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Federal Reporting

Reporting Tools

One of the most important requirements for state arts agencies and regional arts organizations receiving National Endowment for the Arts (NEA) support is that each agency must engage constituent groups in cultural planning, and then develop a statewide or regionwide plan that responds to the priorities voiced by its constituents. This measure ensures that the NEA’s federal investment in state arts agencies and regional arts organizations, through Partnership Agreement grants, supports locally determined needs and priorities.

States and regions submit Final Descriptive Reports to the NEA and NASAA to describe activities associated with Partnership Agreement grants. These data are important to understanding the state arts agency field and provide accountability for the use of federal funds.

These featured resources can assist state arts agencies with data coding and reporting instructions relevant to Final Descriptive Reports.

How to Utilize These Data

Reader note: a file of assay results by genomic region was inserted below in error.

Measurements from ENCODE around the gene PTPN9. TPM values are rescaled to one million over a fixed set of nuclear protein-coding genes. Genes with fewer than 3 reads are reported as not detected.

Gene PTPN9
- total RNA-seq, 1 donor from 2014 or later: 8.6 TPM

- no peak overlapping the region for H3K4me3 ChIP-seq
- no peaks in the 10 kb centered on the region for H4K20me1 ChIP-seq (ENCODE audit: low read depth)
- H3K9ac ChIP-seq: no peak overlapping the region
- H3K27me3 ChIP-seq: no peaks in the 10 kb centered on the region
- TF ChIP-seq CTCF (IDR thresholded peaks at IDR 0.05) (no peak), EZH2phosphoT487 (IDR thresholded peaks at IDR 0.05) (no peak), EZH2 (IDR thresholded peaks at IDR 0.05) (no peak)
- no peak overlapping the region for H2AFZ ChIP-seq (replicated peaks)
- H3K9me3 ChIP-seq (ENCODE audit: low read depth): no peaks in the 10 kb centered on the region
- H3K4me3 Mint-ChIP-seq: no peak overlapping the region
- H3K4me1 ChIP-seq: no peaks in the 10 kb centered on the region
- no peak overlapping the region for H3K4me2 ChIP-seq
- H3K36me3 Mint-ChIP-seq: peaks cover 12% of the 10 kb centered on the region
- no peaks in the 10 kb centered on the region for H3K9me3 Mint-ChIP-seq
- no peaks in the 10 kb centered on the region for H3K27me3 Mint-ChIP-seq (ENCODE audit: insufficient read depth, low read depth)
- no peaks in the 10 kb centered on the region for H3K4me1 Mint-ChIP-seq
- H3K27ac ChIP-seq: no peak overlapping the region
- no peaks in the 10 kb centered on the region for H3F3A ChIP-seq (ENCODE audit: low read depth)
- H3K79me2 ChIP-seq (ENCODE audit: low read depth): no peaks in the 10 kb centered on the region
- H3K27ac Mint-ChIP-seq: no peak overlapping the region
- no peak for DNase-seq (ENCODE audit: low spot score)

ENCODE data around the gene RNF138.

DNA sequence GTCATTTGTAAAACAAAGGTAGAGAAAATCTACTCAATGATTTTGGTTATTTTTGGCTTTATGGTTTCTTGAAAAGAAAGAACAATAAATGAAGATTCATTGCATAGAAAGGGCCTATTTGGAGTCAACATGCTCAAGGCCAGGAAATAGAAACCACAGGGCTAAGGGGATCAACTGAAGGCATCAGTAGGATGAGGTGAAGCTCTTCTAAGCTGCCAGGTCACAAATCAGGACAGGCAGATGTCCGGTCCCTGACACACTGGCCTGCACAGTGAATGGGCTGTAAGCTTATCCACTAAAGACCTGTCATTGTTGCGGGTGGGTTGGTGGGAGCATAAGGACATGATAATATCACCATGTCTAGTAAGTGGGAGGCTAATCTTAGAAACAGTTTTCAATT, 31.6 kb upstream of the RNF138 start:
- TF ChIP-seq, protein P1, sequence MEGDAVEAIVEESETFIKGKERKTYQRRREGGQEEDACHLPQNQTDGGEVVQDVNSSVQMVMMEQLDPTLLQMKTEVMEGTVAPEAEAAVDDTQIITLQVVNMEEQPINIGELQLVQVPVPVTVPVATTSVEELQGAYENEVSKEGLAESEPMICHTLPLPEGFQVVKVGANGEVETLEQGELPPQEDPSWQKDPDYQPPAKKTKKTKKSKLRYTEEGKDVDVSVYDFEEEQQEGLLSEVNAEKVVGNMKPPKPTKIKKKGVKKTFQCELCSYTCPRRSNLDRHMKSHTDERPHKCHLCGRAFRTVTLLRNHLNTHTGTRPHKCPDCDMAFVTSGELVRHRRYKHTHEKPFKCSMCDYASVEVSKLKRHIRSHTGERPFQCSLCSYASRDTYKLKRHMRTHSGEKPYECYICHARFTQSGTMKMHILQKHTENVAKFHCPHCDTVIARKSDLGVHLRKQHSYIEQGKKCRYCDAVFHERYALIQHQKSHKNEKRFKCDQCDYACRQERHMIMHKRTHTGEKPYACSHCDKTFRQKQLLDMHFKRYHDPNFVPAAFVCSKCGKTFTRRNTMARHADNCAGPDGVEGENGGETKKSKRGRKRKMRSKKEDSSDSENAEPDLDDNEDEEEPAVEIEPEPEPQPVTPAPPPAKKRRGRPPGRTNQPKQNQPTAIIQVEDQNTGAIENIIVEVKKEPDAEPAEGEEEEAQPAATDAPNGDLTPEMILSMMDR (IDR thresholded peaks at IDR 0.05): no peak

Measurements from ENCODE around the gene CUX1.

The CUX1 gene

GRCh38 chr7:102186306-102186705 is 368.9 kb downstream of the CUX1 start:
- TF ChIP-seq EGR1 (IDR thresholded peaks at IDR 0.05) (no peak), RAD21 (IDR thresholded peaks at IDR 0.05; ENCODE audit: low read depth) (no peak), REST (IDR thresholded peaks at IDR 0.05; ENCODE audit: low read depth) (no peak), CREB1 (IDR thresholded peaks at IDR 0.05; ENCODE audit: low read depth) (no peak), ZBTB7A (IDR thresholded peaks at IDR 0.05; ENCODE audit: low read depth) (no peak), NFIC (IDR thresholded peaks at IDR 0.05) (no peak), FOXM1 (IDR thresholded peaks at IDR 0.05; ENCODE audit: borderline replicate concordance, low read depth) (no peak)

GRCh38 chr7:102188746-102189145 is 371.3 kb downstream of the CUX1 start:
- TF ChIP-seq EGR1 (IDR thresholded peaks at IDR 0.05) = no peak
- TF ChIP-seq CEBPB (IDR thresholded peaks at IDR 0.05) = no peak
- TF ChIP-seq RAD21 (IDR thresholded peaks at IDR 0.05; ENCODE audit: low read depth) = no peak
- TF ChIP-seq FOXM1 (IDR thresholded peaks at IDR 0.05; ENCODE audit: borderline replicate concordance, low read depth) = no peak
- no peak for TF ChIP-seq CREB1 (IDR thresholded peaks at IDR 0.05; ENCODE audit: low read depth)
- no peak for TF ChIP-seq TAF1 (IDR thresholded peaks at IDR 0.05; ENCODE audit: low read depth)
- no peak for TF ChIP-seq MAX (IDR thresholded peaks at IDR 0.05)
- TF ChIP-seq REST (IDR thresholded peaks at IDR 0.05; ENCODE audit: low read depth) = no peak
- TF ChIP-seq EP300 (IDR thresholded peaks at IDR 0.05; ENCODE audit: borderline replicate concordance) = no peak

NASAA members can request custom benchmarking reports that compare their agency’s funding and grant making over time and/or against their peers. These reports provide an overview of the state arts agency and are useful for council meetings, strategic planning sessions and legislative testimony. Reports are created on demand and are customized to meet the unique needs of each state arts agency.

About the National Standard

The National Standard for Arts Information Exchange (a.k.a. “the Standard”) is a taxonomy of data fields for use in the arts as a means to collect and analyze compatible information about constituents, projects, activities and resources. The Standard recommends database fields that are valuable to collect and offers specific terms, definitions and guidelines for formatting the data. Used by the country’s 56 state and jurisdictional arts agencies, six regional arts organizations and the National Endowment for the Arts, the Standard enables aggregation and analysis of important arts information that would otherwise be reported inconsistently across agencies, thus making possible nationally comparable data on publicly supported arts activities.